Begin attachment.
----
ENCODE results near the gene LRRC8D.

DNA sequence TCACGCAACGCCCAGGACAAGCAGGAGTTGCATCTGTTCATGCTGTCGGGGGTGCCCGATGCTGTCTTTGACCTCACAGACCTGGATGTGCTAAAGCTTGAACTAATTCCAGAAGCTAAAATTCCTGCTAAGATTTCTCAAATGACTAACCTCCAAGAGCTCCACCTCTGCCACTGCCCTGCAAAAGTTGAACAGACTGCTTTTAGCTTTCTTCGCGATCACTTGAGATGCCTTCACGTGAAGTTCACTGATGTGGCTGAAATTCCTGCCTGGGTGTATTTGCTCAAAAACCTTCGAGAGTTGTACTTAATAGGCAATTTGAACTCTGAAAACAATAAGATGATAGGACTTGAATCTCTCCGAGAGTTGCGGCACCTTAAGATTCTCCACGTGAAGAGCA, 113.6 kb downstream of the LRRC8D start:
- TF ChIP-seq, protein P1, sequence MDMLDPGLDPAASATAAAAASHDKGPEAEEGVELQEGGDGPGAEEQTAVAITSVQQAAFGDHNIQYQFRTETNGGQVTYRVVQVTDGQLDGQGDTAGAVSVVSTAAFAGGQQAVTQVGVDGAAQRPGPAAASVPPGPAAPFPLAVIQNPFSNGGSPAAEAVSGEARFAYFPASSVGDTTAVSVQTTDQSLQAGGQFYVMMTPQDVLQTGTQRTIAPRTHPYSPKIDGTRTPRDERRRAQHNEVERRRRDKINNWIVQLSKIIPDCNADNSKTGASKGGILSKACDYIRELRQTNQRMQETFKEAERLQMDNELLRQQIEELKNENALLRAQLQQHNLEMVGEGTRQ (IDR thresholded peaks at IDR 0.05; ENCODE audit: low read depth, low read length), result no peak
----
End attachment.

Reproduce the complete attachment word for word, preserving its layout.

ENCODE results near the gene LRRC8D.

DNA sequence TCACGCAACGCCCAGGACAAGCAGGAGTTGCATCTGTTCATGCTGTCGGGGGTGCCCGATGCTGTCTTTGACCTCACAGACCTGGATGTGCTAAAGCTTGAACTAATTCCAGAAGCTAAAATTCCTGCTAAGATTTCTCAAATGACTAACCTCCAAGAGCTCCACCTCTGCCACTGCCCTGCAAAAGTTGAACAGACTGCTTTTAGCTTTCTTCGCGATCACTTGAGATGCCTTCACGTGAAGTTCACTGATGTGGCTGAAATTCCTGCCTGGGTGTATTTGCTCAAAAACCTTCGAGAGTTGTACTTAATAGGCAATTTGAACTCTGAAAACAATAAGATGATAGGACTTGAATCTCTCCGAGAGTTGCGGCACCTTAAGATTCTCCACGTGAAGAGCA, 113.6 kb downstream of the LRRC8D start:
- TF ChIP-seq, protein P1, sequence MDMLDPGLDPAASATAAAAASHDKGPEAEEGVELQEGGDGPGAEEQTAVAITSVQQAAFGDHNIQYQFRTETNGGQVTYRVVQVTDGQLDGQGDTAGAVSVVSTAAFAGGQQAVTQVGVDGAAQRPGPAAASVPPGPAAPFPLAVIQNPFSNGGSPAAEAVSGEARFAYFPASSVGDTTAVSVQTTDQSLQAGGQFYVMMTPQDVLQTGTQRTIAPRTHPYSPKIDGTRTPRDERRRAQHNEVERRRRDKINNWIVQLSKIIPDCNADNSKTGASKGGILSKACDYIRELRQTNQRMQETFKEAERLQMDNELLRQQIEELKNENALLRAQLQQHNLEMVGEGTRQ (IDR thresholded peaks at IDR 0.05; ENCODE audit: low read depth, low read length), result no peak